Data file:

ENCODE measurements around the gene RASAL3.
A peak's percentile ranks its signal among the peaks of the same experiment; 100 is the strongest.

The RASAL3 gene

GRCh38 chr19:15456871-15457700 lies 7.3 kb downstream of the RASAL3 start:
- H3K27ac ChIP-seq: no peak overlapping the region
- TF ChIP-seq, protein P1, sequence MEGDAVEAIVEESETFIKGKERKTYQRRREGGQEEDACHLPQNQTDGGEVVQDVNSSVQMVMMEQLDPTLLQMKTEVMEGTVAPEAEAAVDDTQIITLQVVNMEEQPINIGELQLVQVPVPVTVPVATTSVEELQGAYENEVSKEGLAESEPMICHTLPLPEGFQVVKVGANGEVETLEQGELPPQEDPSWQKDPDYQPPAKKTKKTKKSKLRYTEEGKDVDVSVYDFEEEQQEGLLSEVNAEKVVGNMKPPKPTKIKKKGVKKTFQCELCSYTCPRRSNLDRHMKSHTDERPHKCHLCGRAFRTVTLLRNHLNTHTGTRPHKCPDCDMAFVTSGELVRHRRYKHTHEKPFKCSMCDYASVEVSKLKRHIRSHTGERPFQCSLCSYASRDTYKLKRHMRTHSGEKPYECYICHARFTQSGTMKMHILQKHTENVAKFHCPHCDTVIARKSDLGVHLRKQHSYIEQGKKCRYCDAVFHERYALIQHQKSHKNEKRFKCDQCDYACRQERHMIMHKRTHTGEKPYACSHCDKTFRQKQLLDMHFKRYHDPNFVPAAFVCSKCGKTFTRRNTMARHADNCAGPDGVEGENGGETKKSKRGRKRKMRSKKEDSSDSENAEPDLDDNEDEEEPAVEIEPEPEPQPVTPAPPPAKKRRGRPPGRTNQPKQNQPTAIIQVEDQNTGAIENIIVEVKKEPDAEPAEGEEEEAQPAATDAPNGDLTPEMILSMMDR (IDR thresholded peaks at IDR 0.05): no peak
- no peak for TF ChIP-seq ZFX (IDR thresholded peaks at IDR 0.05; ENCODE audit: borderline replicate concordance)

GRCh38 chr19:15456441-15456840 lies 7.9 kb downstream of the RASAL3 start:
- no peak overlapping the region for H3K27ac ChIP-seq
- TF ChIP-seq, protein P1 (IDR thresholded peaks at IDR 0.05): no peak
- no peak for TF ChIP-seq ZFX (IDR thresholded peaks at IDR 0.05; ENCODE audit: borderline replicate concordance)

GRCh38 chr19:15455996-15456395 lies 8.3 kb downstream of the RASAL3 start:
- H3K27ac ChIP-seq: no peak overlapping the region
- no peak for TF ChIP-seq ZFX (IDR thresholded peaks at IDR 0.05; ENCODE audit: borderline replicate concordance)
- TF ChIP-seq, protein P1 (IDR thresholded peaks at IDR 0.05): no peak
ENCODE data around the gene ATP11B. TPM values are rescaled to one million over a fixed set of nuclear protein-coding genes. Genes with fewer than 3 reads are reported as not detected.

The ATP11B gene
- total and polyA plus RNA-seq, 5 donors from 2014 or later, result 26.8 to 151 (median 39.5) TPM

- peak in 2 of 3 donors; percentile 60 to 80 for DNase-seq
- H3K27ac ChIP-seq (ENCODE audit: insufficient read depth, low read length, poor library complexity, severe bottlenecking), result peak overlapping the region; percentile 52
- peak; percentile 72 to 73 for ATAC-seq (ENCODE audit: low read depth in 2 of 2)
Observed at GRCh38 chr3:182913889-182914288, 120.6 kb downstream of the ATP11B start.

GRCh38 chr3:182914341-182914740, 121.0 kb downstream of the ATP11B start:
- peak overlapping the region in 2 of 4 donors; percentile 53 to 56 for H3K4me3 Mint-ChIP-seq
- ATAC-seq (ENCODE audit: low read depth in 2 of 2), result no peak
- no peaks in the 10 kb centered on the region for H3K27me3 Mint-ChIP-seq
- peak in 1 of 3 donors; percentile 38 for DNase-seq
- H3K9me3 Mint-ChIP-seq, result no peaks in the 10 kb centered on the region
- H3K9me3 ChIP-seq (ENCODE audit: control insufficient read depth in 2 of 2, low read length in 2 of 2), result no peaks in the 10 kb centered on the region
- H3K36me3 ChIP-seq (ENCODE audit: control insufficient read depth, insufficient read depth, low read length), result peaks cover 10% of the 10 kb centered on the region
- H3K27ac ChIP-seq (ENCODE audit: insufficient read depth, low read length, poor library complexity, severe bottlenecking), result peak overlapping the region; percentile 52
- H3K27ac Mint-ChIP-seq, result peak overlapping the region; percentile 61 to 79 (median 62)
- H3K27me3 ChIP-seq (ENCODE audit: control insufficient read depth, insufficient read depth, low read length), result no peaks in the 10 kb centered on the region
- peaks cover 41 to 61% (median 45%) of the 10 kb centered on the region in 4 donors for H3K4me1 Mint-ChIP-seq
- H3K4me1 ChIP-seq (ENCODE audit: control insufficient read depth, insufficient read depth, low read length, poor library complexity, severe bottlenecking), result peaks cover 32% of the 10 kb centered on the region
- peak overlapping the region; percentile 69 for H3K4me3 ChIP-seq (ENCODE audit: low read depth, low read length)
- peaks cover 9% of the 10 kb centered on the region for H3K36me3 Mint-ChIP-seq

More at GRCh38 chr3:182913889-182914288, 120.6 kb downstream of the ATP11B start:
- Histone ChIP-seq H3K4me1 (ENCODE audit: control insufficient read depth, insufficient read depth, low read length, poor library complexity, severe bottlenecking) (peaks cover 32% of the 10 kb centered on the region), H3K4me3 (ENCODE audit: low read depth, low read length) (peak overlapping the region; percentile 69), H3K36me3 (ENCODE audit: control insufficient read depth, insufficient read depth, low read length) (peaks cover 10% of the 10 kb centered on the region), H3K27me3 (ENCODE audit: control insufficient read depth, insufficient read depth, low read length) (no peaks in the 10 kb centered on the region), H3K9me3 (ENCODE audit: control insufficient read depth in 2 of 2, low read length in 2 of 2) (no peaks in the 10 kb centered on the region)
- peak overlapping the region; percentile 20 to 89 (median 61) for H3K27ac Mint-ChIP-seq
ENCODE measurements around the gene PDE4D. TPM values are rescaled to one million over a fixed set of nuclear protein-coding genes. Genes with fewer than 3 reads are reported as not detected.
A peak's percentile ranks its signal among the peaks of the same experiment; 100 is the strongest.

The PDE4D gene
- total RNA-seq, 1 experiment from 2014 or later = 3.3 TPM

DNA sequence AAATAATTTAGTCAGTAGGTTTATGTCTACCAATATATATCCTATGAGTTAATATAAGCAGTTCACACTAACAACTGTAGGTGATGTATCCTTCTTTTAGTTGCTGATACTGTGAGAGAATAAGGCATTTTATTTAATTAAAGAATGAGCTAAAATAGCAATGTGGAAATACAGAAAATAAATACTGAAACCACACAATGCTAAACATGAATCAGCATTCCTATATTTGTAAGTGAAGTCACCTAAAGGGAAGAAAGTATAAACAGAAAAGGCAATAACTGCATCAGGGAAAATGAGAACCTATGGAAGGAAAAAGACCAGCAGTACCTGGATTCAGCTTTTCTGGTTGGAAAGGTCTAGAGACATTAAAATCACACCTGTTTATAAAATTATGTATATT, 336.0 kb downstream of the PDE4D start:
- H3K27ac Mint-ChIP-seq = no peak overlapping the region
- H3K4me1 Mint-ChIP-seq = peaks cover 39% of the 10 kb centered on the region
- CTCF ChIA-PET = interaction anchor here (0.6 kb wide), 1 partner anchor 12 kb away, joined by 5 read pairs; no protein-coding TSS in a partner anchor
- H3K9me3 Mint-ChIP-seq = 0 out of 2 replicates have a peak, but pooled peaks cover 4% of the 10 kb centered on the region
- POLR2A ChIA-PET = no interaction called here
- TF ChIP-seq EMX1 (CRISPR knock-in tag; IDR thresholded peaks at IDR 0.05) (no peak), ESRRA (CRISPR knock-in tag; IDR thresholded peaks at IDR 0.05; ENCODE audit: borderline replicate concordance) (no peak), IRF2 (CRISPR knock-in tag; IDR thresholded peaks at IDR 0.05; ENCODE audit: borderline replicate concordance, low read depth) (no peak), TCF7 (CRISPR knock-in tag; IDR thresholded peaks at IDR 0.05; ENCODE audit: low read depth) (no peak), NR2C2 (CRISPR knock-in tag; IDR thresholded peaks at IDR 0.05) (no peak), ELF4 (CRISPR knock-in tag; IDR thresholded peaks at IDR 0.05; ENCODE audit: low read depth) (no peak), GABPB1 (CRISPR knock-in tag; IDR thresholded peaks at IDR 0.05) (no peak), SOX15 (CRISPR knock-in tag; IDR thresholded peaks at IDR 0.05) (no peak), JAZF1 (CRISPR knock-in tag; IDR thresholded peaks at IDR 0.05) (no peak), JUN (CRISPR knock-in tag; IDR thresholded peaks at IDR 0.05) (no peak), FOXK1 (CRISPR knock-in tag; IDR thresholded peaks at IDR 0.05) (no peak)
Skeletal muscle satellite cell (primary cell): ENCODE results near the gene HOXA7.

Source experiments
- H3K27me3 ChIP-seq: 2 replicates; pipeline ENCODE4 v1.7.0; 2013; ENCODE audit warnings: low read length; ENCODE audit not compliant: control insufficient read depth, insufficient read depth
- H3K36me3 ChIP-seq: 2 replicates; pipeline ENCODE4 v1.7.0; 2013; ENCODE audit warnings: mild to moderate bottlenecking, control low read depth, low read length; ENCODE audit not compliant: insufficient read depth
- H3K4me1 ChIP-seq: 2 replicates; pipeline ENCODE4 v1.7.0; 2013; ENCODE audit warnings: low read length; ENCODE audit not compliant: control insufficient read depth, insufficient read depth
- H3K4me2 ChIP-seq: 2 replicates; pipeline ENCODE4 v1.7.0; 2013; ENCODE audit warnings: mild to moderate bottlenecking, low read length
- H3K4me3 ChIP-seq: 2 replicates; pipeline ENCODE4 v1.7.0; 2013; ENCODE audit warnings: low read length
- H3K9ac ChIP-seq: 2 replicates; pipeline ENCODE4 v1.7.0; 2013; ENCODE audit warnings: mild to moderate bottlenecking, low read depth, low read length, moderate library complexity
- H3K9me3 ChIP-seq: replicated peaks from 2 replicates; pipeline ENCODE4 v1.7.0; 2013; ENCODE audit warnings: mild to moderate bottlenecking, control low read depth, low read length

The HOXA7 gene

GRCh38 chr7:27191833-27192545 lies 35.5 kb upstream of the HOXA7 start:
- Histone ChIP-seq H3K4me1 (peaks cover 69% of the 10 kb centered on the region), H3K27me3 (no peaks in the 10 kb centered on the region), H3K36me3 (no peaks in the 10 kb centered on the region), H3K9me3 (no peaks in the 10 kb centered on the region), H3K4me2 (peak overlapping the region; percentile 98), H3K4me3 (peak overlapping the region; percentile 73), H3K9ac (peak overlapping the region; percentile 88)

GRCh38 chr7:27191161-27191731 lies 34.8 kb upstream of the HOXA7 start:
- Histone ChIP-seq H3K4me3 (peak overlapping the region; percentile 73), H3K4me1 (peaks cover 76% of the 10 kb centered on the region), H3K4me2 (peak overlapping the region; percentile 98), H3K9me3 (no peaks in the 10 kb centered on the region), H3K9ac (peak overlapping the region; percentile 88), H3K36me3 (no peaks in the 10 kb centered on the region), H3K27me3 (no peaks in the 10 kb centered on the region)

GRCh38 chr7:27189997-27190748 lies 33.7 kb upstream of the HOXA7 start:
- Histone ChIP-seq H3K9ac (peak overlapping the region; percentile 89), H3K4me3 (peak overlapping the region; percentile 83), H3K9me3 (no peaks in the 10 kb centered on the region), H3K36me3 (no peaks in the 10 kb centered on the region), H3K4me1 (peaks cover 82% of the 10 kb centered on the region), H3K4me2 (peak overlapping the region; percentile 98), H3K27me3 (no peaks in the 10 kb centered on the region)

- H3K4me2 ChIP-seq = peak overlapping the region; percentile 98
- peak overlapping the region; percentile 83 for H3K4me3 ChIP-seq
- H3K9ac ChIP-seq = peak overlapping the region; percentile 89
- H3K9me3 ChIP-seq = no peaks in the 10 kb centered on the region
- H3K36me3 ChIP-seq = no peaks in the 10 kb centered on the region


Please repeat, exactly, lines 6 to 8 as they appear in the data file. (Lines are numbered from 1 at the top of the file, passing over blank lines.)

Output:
- TF ChIP-seq, protein P1, sequence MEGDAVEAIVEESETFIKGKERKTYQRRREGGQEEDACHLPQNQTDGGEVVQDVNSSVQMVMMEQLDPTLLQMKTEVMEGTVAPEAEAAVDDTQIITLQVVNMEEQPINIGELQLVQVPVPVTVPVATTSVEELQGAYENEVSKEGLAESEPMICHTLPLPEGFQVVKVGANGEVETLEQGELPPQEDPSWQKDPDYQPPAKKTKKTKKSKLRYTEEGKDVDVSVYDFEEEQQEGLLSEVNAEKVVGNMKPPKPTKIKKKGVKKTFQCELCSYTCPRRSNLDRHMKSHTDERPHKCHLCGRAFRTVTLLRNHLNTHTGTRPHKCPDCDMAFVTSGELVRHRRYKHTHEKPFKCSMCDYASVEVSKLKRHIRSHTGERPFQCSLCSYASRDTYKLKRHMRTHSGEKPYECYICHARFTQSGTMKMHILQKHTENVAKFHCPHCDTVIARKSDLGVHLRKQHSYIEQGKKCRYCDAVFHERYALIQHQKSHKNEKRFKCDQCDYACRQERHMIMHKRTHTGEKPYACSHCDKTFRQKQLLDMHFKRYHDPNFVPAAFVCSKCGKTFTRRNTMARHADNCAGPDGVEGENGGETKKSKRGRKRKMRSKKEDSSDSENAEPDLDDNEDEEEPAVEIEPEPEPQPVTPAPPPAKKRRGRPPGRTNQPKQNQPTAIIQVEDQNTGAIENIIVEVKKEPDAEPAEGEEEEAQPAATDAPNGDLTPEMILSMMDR (IDR thresholded peaks at IDR 0.05): no peak
- no peak for TF ChIP-seq ZFX (IDR thresholded peaks at IDR 0.05; ENCODE audit: borderline replicate concordance)

GRCh38 chr19:15456441-15456840 lies 7.9 kb downstream of the RASAL3 start: